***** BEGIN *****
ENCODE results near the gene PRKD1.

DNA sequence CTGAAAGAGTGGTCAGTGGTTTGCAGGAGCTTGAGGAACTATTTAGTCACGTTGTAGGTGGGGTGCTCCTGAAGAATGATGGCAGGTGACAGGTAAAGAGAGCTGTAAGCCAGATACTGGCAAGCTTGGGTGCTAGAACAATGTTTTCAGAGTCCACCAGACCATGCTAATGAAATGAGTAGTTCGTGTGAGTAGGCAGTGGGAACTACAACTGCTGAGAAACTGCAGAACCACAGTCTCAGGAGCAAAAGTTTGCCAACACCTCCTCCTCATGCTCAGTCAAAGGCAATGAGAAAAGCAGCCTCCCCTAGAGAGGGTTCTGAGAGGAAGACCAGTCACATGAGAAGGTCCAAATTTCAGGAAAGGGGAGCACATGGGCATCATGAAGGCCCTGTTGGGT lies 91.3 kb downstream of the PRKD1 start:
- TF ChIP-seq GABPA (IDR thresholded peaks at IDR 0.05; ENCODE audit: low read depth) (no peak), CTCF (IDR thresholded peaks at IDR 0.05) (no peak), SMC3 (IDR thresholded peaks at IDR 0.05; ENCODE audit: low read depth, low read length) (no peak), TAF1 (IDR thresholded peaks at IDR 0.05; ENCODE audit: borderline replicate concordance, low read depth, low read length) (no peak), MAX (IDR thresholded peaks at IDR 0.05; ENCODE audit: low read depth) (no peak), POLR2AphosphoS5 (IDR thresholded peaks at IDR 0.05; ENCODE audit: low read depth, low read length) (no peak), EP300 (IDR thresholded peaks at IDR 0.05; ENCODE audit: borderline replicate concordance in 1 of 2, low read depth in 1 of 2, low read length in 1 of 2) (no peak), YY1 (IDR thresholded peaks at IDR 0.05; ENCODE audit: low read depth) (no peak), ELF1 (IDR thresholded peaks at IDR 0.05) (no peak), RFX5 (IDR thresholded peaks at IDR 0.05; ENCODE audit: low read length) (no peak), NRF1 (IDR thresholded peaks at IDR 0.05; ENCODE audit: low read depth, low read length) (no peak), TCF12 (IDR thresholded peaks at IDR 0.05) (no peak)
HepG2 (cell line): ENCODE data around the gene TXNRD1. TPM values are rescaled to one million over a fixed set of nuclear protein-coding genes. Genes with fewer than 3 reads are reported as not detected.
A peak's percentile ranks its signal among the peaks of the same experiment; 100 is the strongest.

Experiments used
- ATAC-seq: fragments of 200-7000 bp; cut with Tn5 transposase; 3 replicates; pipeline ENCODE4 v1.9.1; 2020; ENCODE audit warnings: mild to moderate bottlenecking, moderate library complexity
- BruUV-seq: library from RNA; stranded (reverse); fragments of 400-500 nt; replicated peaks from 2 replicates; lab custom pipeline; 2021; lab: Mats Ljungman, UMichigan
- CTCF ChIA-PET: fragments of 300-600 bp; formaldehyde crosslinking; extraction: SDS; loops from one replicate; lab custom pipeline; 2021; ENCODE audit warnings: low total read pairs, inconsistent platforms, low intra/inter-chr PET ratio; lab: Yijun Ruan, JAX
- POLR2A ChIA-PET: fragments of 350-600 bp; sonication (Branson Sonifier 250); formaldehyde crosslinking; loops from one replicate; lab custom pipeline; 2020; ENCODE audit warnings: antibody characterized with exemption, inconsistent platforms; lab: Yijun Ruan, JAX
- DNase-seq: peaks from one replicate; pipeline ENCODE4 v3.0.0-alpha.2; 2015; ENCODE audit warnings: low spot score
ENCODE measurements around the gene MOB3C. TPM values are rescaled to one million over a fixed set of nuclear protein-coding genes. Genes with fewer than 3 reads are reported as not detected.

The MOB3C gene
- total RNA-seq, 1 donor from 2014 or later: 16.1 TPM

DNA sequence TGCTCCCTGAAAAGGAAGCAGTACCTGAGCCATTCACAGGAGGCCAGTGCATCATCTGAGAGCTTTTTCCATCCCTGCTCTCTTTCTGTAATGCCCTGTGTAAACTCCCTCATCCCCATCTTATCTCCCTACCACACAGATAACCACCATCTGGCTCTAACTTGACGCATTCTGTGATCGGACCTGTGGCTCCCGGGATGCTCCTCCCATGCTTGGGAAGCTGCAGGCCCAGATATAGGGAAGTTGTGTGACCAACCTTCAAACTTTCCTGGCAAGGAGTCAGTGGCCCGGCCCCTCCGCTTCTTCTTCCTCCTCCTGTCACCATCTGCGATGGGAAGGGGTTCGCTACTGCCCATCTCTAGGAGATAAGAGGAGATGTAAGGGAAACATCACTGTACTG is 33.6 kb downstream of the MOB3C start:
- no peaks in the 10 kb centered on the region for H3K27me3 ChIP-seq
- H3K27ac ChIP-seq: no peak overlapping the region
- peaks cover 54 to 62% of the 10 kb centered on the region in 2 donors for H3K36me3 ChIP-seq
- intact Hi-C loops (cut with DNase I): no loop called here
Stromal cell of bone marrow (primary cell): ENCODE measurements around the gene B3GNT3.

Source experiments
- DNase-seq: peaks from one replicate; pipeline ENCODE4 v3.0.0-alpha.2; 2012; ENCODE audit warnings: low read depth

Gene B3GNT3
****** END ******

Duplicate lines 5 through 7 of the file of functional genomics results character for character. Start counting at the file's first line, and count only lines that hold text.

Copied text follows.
A peak's percentile ranks its signal among the peaks of the same experiment; 100 is the strongest.

Experiments used
- ATAC-seq: fragments of 200-7000 bp; cut with Tn5 transposase; 3 replicates; pipeline ENCODE4 v1.9.1; 2020; ENCODE audit warnings: mild to moderate bottlenecking, moderate library complexity